Onedimensional Hydrodynamics

Joachim Köppen Kiel/Strasbourg/Illkirch Sept. 2006

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The Hydro Applet is the simulation of the movement of gas in a linear tube. It shows the evolution of the density, velocity, and temperature of the gas, starting from an initial situation which the user can specify.

The applet starts with the **default model** which is a rather simple
but fundamental example: In the beginning, the left half is filled
with gas of high density (value = 1), while the right half is partial
vacuum (gas density at a lower value of 0.1), separated by a thin
membrane. In both parts, the gas is at rest, i.e. there is no systematic
flow in either direction. At time zero, this membrane is suddenly removed,
and the gas rushes from the left side to fill the vacuum. This happens with
some interesting features, which can be nicely seen in this simulation.
The linear tube is a classical example to show the formation of shocks in
hydro- and aerodynamical flows. When you click **Clear Screen** you
get this view of the initial density profile:

The left hand panel allows the user to operate the simulation and specify some parameters and options:

- the dark gray Button
**Density**navigates to show**Velocity**,**Temperature**, and**all together**quantities - the Button
**adiabatic**indicates this treatment of the energy equation. Clicking it, changes over to the**isothermal**case which assumes a temperature of 1.0 -
**Wipe mod.**clears all data points of the initial profile for the shown quantity: density, velocity, or temperature. The other remain unchanged. To make another model, you have to specify these initial profiles in all three quantities (or two in the isothermal case). To**enter new data**, you simply click with the mouse pointer on the area of the corresponding graph. The entered data is shown as dots; you can modify the profile by dragging a dot to a different position. Between the dots, the simulation will interpolate linearly. Note that you can enter or modify data only on the plots that show only one quantity! -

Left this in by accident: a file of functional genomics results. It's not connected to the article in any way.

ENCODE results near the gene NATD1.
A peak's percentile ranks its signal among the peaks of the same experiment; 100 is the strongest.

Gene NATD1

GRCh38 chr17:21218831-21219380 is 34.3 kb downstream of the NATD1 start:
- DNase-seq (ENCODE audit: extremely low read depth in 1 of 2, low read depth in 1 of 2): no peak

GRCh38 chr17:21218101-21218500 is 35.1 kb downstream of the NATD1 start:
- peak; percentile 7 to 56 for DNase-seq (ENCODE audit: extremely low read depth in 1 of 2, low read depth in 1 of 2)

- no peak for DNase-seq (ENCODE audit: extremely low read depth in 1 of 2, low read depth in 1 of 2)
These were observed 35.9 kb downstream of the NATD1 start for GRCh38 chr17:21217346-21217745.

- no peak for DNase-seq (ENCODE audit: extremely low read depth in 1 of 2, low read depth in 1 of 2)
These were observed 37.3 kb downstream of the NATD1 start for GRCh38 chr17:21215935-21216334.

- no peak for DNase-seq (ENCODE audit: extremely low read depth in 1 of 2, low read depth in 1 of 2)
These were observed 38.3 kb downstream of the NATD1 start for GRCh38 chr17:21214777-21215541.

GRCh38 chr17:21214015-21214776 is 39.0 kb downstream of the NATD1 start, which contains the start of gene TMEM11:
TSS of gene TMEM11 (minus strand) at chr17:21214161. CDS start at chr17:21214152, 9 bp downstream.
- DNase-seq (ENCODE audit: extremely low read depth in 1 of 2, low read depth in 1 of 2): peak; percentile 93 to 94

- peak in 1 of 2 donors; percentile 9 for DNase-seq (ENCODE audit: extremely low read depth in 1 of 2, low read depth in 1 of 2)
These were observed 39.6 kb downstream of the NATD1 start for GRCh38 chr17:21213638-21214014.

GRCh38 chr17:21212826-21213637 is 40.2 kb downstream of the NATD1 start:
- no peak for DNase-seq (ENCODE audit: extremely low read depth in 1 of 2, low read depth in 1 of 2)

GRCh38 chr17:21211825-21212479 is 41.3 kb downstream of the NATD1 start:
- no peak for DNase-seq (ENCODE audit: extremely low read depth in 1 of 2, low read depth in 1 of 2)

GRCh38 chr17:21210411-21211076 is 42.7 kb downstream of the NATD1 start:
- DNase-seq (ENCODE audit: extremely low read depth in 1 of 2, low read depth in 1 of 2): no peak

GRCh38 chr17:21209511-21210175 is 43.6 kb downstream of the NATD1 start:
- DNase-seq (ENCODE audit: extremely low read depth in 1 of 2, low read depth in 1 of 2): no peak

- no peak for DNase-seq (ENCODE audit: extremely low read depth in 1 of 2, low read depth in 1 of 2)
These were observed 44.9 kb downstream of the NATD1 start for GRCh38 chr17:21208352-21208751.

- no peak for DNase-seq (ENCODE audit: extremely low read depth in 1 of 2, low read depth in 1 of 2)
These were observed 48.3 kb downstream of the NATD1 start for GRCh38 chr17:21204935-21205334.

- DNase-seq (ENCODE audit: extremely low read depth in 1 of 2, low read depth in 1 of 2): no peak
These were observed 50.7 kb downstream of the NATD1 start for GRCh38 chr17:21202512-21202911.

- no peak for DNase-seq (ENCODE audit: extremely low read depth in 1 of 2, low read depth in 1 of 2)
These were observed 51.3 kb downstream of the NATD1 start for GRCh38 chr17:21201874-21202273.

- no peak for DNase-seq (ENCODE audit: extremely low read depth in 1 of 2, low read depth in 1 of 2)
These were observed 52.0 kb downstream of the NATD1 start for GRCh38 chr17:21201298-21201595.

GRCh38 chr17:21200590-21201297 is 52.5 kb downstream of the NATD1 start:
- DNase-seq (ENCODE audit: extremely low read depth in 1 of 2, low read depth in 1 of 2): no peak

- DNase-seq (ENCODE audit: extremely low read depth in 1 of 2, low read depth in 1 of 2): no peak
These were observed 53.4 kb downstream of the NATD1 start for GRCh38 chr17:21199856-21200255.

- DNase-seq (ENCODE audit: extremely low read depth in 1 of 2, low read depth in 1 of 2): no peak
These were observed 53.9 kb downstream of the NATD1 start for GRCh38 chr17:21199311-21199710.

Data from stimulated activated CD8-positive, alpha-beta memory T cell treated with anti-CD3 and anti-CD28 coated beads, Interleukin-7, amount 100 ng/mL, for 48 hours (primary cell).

**Default mod.**puts in the simple shock tube -
**Grid points**specifies the number of points of the spatial grid (maximum is 1000). The more points you have, the better is the resolution, but the time step has to be made smaller ... -
**Timestep**is the time intervall between two successive models. The smaller the better! But if you chose too large a time step, the applet will impose the Courant-Friedrichs-Levy condition. This is the largest time step one can apply before the calculation gets unstable. -
**Plot step**is the number of time steps after which a new curve is displayed. Entering 1 means that every time step is shown ... which might fill the screen with curves too densly spaced -
**Clean up**to prevent the plot to become cluttered up with curves, the screen is cleared after ... curves. A value of 1 will display only one curve, the situation at that moment -
**Clear Screen**,**Start**,**Stop**, and**Carry On**are the Buttons to control the simulation. If you display the density, but want to see what happens with the velocity, you can either display**all together**or swapping between plots by this trick:**Stop**the simulation; now you can look at all the curves for the current moment by clicking the navigation button (top left); and then you may**Carry On**with the run.

Here is the result of the simple shock tube - in the adiabatic case - which we stopped at 0.08 time units